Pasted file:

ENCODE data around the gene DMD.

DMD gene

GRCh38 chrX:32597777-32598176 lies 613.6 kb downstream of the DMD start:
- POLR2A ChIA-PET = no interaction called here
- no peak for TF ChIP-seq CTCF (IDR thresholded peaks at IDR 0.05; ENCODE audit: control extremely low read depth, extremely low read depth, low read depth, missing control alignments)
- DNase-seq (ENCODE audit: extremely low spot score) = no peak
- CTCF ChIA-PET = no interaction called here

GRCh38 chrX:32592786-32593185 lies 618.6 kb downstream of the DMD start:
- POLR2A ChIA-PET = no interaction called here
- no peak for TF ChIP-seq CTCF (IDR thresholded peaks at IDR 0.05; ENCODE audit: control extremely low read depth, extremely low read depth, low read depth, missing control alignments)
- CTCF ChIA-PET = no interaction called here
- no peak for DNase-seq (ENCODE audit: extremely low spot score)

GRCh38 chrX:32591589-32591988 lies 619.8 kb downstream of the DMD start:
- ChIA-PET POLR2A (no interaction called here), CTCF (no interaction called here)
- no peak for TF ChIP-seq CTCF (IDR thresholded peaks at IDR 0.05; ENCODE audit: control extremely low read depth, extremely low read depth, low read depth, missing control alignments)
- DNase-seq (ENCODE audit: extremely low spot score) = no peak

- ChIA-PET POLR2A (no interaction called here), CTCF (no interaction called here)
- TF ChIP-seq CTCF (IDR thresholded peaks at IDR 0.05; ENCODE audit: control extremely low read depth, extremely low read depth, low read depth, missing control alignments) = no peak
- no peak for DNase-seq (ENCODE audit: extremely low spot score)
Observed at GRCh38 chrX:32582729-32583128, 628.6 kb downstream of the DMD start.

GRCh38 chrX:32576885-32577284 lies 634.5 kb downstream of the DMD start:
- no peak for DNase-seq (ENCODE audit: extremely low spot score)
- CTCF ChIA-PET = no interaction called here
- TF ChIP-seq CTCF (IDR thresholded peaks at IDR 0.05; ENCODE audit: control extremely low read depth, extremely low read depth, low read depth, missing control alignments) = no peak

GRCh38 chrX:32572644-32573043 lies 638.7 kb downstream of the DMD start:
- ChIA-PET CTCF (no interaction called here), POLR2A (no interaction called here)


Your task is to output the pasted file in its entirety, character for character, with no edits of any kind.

ENCODE data around the gene DMD.

DMD gene

GRCh38 chrX:32597777-32598176 lies 613.6 kb downstream of the DMD start:
- POLR2A ChIA-PET = no interaction called here
- no peak for TF ChIP-seq CTCF (IDR thresholded peaks at IDR 0.05; ENCODE audit: control extremely low read depth, extremely low read depth, low read depth, missing control alignments)
- DNase-seq (ENCODE audit: extremely low spot score) = no peak
- CTCF ChIA-PET = no interaction called here

GRCh38 chrX:32592786-32593185 lies 618.6 kb downstream of the DMD start:
- POLR2A ChIA-PET = no interaction called here
- no peak for TF ChIP-seq CTCF (IDR thresholded peaks at IDR 0.05; ENCODE audit: control extremely low read depth, extremely low read depth, low read depth, missing control alignments)
- CTCF ChIA-PET = no interaction called here
- no peak for DNase-seq (ENCODE audit: extremely low spot score)

GRCh38 chrX:32591589-32591988 lies 619.8 kb downstream of the DMD start:
- ChIA-PET POLR2A (no interaction called here), CTCF (no interaction called here)
- no peak for TF ChIP-seq CTCF (IDR thresholded peaks at IDR 0.05; ENCODE audit: control extremely low read depth, extremely low read depth, low read depth, missing control alignments)
- DNase-seq (ENCODE audit: extremely low spot score) = no peak

- ChIA-PET POLR2A (no interaction called here), CTCF (no interaction called here)
- TF ChIP-seq CTCF (IDR thresholded peaks at IDR 0.05; ENCODE audit: control extremely low read depth, extremely low read depth, low read depth, missing control alignments) = no peak
- no peak for DNase-seq (ENCODE audit: extremely low spot score)
Observed at GRCh38 chrX:32582729-32583128, 628.6 kb downstream of the DMD start.

GRCh38 chrX:32576885-32577284 lies 634.5 kb downstream of the DMD start:
- no peak for DNase-seq (ENCODE audit: extremely low spot score)
- CTCF ChIA-PET = no interaction called here
- TF ChIP-seq CTCF (IDR thresholded peaks at IDR 0.05; ENCODE audit: control extremely low read depth, extremely low read depth, low read depth, missing control alignments) = no peak

GRCh38 chrX:32572644-32573043 lies 638.7 kb downstream of the DMD start:
- ChIA-PET CTCF (no interaction called here), POLR2A (no interaction called here)